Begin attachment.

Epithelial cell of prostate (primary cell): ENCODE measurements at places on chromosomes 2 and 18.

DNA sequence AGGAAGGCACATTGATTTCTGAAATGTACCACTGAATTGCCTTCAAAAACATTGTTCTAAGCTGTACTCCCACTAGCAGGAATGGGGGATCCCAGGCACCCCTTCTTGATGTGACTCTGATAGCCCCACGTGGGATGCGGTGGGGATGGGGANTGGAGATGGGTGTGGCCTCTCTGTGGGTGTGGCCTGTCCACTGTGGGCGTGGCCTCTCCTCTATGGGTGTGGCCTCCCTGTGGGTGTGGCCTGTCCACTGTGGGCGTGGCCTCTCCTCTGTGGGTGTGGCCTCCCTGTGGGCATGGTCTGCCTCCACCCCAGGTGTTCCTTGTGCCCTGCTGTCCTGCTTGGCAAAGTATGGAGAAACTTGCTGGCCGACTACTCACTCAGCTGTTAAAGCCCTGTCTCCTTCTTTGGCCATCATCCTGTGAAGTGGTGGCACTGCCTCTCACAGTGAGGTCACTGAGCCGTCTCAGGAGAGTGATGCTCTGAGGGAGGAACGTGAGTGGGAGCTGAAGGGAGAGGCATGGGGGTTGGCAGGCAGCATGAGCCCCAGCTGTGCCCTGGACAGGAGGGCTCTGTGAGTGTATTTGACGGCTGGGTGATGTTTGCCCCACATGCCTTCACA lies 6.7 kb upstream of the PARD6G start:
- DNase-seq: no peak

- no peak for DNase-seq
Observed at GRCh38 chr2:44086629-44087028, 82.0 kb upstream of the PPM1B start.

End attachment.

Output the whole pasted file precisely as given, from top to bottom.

Epithelial cell of prostate (primary cell): ENCODE measurements at places on chromosomes 2 and 18.

DNA sequence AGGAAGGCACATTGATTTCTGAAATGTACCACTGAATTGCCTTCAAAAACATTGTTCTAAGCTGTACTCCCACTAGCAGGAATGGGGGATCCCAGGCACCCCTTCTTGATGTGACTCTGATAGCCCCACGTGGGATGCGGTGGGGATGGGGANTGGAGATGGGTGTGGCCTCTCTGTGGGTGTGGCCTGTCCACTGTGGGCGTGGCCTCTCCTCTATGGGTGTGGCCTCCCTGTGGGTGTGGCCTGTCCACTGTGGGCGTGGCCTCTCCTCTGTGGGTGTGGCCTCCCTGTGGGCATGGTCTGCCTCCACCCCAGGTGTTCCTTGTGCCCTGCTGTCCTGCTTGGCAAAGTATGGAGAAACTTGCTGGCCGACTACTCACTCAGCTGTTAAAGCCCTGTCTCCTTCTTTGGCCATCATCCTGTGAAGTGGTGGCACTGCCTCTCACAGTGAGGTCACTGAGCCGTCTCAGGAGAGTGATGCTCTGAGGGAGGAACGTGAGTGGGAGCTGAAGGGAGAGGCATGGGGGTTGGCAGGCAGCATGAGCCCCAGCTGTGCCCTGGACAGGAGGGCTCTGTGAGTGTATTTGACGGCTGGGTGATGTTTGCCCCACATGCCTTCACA lies 6.7 kb upstream of the PARD6G start:
- DNase-seq: no peak

- no peak for DNase-seq
Observed at GRCh38 chr2:44086629-44087028, 82.0 kb upstream of the PPM1B start.